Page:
Maybe you heard the news? 2019 was a great year for stocks. The S&P 500, a widely followed temperature check on the overall market’s health, rose 29 percent, its best return since 2013. Home retailers like Williams Sonoma, RH and even the beleaguered Bed Bath & Beyond did even better. But 2020 is a new year, and with January earnings starting to come in, it’s a great time to take a look at what lies ahead.
Will Williams Sonoma keep up the momentum?
Last year, shares of Williams Sonoma rose 51 percent, largely driven by performances from West Elm and Pottery Barn. West Elm in particular was a big winner—comparable store sales rose 14 percent in the third quarter of 2019. The stock, currently trading around $76 a share, is just a couple of points away from its all-time high set back in 2015.
Laura Alber, the company’s president and CEO, is winning praise from investors for continuing to successfully navigate a difficult climate for retail. A challenge for 2020 will be getting the right assortment in place for Williams Sonoma Home and reducing the brand’s reliance on sales and promotions to move product.
Can Waterworks play a role in RH’s success story?
It shouldn’t come as any surprise to readers of this column that RH outperformed the market last year. The company’s shares rose more than 81 percent in 2019, as it continued its transformation into a global luxury brand. The stock is currently trading at around $220 a share, slightly off the record high of $241.97 set in December, but still riding a strong uptrend. A quick reality check: RH stock has risen nearly 1,000 percent since 2017. Wall Street is feeling CEO Gary Friedman.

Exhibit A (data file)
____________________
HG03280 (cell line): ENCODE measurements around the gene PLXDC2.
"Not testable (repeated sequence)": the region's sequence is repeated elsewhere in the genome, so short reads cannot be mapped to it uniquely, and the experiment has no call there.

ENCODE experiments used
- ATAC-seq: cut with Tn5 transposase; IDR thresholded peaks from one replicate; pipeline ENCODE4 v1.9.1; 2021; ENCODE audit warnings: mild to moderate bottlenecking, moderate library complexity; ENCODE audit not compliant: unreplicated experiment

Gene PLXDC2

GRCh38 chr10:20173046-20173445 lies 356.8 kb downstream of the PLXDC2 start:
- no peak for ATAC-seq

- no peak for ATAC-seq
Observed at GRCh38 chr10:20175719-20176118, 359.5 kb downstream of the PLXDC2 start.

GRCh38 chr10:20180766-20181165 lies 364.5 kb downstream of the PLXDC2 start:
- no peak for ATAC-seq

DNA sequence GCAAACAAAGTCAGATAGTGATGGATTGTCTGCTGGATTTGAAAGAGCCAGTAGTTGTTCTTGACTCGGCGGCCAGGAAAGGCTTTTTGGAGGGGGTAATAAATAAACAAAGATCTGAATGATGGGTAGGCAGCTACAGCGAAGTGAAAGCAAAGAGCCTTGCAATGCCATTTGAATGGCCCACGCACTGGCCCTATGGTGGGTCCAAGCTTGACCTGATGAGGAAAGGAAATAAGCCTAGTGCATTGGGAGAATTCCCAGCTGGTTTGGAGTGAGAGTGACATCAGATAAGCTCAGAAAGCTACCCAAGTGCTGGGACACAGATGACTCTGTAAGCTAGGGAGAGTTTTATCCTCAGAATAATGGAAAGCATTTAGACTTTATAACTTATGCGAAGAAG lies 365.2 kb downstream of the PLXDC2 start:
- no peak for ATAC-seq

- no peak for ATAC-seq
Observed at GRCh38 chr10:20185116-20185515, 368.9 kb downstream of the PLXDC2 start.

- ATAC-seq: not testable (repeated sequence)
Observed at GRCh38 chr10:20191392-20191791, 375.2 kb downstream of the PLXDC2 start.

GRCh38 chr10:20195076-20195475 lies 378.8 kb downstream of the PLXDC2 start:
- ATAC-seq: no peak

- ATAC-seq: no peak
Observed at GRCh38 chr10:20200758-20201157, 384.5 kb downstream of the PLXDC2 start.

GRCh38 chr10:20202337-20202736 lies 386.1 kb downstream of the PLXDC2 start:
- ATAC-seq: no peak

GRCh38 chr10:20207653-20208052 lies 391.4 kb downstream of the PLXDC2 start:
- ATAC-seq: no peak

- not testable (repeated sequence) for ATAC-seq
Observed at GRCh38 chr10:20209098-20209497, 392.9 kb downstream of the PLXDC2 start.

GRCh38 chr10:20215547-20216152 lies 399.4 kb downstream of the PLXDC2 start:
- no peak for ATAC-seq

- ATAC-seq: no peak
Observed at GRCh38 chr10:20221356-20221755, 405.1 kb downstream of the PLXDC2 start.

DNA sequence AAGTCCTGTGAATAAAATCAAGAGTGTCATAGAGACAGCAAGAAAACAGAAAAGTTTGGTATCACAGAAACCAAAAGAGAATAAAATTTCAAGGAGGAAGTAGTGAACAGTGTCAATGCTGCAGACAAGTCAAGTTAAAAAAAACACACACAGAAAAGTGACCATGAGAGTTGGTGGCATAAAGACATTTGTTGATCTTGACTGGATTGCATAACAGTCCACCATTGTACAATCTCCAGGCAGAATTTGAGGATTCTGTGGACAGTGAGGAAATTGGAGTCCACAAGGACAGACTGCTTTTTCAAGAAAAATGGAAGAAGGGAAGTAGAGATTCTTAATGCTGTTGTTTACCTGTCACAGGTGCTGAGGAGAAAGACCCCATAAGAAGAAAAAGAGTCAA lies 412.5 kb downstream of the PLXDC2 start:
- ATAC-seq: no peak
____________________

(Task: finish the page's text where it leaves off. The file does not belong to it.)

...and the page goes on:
This year, we can expect to see the opening of five new RH galleries around the country, as well as the long-awaited Guesthouse at 55 Gansevoort Street in New York City. Their performance will likely play a role in the company’s stock performance in the coming year. Friedman has already proven himself a master of retail. Can he add hotelier to his resume in the months ahead?
Another question: Will this be the year that Waterworks, the luxury bath and kitchen brand RH acquired back in 2016, gets cozier with its parent company? At present, a search for Waterworks on the RH site brings up no results, not even a link to the brand’s stand-alone site.
Friedman suggested in December, on his last call of the year with analysts, that it was finally time to bring Waterworks more into the RH assortment: “We believe it’s the right time to begin to integrate that business onto our platform and amplify that business onto our platform—we think it’s the best brand in the industry and we think it will render the RH brand more valuable.” Stay tuned.
Bed Bath & Beyond got a mini bounce. Will it last?
The good news: Bed Bath & Beyond’s shares soared 52 percent in 2019. The bad news: It was starting from a beaten-down price of $11, way down from the dizzying highs of $75 in 2015. The cause of the bump? An outside investor finally forced the company’s founders to retire from the board and a search was initiated for a new CEO. In November of last year, Target’s former chief merchandising officer, Mark Tritton, became president and CEO. He moved swiftly to make changes, announcing the departure of six members of the executive team within weeks of his arrival.